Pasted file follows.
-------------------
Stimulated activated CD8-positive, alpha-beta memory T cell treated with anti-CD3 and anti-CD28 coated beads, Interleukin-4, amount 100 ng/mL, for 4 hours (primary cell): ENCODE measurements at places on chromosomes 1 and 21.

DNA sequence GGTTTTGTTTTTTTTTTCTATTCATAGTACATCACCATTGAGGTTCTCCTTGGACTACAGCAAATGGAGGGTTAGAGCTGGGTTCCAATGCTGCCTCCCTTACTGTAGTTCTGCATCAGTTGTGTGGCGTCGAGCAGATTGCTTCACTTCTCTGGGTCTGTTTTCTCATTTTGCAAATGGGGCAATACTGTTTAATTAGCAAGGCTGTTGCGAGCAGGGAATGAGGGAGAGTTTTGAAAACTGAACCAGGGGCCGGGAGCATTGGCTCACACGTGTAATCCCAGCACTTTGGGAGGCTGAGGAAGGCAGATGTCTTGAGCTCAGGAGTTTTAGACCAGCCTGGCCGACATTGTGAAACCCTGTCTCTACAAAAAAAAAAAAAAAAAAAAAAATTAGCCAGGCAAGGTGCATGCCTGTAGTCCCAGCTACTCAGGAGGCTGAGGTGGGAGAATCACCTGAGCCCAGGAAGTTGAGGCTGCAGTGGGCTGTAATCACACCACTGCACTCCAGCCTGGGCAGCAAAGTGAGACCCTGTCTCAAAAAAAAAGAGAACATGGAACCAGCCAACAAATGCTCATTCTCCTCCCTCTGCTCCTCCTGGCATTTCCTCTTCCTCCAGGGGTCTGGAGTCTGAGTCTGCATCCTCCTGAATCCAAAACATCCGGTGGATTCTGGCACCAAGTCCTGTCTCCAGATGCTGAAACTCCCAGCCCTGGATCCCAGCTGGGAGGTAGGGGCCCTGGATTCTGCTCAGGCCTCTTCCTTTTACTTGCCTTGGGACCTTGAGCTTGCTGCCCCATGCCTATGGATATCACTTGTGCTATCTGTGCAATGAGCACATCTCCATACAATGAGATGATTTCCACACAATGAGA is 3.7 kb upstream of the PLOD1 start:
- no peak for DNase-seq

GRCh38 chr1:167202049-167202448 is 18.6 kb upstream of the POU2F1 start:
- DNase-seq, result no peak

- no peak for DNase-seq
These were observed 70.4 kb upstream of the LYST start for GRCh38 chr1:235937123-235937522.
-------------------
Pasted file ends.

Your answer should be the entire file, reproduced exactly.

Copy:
Stimulated activated CD8-positive, alpha-beta memory T cell treated with anti-CD3 and anti-CD28 coated beads, Interleukin-4, amount 100 ng/mL, for 4 hours (primary cell): ENCODE measurements at places on chromosomes 1 and 21.

DNA sequence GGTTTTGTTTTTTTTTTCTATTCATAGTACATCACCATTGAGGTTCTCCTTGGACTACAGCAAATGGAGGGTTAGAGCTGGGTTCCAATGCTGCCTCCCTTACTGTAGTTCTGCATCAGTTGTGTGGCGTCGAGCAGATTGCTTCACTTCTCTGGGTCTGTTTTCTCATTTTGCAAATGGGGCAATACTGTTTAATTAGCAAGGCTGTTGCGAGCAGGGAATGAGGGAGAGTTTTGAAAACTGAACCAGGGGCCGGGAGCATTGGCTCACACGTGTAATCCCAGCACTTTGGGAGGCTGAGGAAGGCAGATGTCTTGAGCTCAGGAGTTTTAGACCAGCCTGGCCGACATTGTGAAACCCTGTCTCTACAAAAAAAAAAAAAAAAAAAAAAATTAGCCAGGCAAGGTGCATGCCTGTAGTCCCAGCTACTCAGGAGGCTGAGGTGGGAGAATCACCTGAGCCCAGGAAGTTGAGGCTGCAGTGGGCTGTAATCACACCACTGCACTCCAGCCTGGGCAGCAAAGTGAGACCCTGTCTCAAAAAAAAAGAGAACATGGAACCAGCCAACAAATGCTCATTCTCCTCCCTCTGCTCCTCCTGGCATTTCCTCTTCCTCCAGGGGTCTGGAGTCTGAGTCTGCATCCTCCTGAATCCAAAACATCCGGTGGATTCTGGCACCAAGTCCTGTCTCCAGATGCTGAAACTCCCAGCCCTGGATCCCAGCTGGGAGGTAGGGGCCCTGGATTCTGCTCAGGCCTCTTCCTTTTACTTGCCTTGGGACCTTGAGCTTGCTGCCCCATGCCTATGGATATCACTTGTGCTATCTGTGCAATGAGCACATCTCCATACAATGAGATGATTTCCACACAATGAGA is 3.7 kb upstream of the PLOD1 start:
- no peak for DNase-seq

GRCh38 chr1:167202049-167202448 is 18.6 kb upstream of the POU2F1 start:
- DNase-seq, result no peak

- no peak for DNase-seq
These were observed 70.4 kb upstream of the LYST start for GRCh38 chr1:235937123-235937522.